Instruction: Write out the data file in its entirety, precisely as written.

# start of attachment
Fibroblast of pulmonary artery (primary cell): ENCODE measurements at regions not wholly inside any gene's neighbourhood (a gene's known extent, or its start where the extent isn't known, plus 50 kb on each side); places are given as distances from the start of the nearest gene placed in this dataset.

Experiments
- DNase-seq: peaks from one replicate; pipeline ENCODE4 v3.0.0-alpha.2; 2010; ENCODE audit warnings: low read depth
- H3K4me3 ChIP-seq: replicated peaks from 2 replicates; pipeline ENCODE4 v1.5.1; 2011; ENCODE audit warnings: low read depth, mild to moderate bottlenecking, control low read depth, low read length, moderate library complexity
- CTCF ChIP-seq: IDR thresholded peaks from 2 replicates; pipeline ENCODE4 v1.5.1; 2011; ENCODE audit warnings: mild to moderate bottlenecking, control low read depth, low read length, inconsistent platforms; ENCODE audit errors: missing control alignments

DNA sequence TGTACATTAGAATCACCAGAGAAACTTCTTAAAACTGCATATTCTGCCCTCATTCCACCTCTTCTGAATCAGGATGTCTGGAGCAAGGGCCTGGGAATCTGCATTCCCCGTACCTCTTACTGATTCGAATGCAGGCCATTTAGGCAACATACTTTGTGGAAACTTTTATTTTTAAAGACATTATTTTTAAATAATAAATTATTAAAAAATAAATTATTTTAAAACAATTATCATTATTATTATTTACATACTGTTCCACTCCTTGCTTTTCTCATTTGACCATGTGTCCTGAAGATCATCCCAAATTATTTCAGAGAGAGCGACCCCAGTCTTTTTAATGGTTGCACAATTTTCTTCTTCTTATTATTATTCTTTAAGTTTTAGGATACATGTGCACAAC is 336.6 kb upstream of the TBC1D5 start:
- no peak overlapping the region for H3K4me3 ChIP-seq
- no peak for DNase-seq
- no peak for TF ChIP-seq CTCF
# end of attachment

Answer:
Fibroblast of pulmonary artery (primary cell): ENCODE measurements at regions not wholly inside any gene's neighbourhood (a gene's known extent, or its start where the extent isn't known, plus 50 kb on each side); places are given as distances from the start of the nearest gene placed in this dataset.

Experiments
- DNase-seq: peaks from one replicate; pipeline ENCODE4 v3.0.0-alpha.2; 2010; ENCODE audit warnings: low read depth
- H3K4me3 ChIP-seq: replicated peaks from 2 replicates; pipeline ENCODE4 v1.5.1; 2011; ENCODE audit warnings: low read depth, mild to moderate bottlenecking, control low read depth, low read length, moderate library complexity
- CTCF ChIP-seq: IDR thresholded peaks from 2 replicates; pipeline ENCODE4 v1.5.1; 2011; ENCODE audit warnings: mild to moderate bottlenecking, control low read depth, low read length, inconsistent platforms; ENCODE audit errors: missing control alignments

DNA sequence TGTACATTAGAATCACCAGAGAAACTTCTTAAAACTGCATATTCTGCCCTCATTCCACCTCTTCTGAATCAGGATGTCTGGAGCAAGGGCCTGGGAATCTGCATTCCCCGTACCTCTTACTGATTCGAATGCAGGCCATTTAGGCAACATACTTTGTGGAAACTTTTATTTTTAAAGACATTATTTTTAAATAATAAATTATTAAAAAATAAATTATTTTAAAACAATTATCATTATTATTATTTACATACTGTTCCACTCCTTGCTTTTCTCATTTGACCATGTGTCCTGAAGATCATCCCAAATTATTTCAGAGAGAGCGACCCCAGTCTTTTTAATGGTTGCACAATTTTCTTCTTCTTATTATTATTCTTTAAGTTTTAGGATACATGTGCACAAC is 336.6 kb upstream of the TBC1D5 start:
- no peak overlapping the region for H3K4me3 ChIP-seq
- no peak for DNase-seq
- no peak for TF ChIP-seq CTCF